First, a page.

The pros and cons of distribution agreements

Published: 8-Dec-2016

For life sciences companies seeking to break into overseas markets, distribution agreements are central to success

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The UK has one of the strongest and most productive life sciences sectors in the world, generating an annual turnover of more than £50 billion. The sector comprises nearly 5000 companies (including non-manufacturing and service companies) and employs an estimated 175,000 people. Life sciences in the UK not only contribute to patient well-being, but also support employment and growth.

Building on their success in the UK, many life science companies are seeking to scale-up their operations and maximise their sales by expanding into overseas markets. A large, underserved, ageing population who are experiencing a rising number of diseases — but who also have increased health awareness and improving income levels — provide an important emerging market for life science companies. Many of these companies recognise the opportunities available to them overseas but are often discouraged by what they see as barriers to achieving success.

Appointing carefully selected distributors can be particularly useful as a way of enabling life science companies to sell their goods in a foreign marketplace and increase the sales of their products abroad, whilst also being able to concentrate on manufacturing and supplying products locally. The role of the distributor is to purchase products from the supplier, usually at a discounted rate, on its own account and sell them on, independently, at a profit.

Contracts exist for the sale of goods from the supplier to the distributor and from the distributor and the end customer. No direct contract is in place between the supplier and the final customer, leaving the distributor to bear the risk of those customer sales. In addition, the supplier reduces administrative costs and does not need to have an established place of business in the distributor’s territory. Distributors should also have local knowledge of the law and/or customs of the overseas market within the life sciences and healthcare sectors, and will often be responsible for much of the cost of selling the supplier’s products in that location. These costs might include transport, warehousing and marketing costs, as well as any loss caused by currency fluctuations.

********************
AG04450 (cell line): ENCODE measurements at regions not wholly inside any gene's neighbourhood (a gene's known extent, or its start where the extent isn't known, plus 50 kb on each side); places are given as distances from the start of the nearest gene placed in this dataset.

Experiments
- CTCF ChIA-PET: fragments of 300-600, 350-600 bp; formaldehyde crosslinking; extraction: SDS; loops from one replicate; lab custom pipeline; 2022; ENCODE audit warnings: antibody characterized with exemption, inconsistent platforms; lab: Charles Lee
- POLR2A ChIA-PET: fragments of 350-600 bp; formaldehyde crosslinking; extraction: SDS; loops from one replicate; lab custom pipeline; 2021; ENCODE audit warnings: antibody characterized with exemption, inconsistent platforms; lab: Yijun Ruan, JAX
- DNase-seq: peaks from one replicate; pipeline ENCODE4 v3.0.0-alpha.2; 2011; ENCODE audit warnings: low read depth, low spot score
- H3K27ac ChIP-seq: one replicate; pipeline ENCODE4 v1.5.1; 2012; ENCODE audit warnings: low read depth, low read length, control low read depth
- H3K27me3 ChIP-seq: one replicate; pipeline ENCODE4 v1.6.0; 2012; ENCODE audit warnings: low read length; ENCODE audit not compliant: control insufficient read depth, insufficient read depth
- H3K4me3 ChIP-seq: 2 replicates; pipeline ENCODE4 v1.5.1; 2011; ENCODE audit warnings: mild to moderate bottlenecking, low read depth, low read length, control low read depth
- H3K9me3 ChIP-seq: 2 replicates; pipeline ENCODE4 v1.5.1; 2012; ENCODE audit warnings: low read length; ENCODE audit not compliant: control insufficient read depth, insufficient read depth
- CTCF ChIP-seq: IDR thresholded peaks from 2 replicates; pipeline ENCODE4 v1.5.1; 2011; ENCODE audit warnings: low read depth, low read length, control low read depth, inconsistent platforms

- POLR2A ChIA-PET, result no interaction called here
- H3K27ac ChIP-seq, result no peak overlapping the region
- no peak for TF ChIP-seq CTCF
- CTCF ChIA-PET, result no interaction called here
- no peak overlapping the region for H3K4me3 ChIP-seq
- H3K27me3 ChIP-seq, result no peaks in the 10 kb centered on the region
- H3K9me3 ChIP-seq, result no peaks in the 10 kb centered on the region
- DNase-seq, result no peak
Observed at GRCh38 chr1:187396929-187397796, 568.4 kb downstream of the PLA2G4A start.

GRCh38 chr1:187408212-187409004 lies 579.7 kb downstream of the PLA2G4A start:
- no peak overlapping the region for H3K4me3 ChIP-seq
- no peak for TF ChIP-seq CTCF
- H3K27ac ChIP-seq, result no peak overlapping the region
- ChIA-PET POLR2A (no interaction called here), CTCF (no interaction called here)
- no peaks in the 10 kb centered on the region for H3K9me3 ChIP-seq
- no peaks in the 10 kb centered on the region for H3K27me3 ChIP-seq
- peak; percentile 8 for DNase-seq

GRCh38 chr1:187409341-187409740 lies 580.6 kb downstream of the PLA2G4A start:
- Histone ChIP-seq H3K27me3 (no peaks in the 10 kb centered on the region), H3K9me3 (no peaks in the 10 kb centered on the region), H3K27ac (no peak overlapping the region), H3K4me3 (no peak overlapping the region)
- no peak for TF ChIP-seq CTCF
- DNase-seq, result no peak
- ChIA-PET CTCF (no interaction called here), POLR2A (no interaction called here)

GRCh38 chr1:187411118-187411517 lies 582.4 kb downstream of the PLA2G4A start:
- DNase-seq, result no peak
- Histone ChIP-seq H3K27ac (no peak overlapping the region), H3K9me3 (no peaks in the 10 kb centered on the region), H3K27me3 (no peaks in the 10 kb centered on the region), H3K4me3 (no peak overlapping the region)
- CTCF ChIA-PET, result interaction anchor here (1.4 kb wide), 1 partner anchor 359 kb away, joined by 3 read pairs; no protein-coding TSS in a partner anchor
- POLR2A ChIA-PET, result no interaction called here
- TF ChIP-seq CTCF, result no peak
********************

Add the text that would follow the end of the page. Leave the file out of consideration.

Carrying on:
Any business thinking of appointing a distributor overseas should seek legal advice before entering into a distribution agreement. In this article, Jasnoop Cheema, Commercial Associate at Greenaway Scott, explains how the appointment of a reliable, well-connected distributor with local experience and a good understanding of the market can be a low cost, quick entry route into an overseas territory, and how a robust distribution agreement is vital to success.

"We find that clients seeking to market and sell pharmaceutical products and medical devices abroad want to choose the right route to market through distributors who will buy their products and resell them in their own territory," notes Cheema. But how do you find the right distributor, keep them motivated and manage any potential problems that may arise? Successful distribution requires building a network that provides excellent geographic coverage, ensuring a good fit between your company and the distributors you work with. A distribution agreement, formalised in a clear written contract, is key to resolving these issues.

Securing the right terms for your distribution agreement is crucial to your company’s ongoing success, so we suggest that you strongly consider the following tips when appointing distributors and entering into a distribution agreement.

Distribution arrangements: exclusive or non-exclusive?

Businesses should think about whether they want to appoint a distributor on an exclusive or a non-exclusive basis. For example, giving exclusivity to a distributor would mean that one distributor alone would be able to sell their products in a specific geographical location. If the arrangement is non-exclusive, the manufacturer or vendor may supply other distributors in the same territory.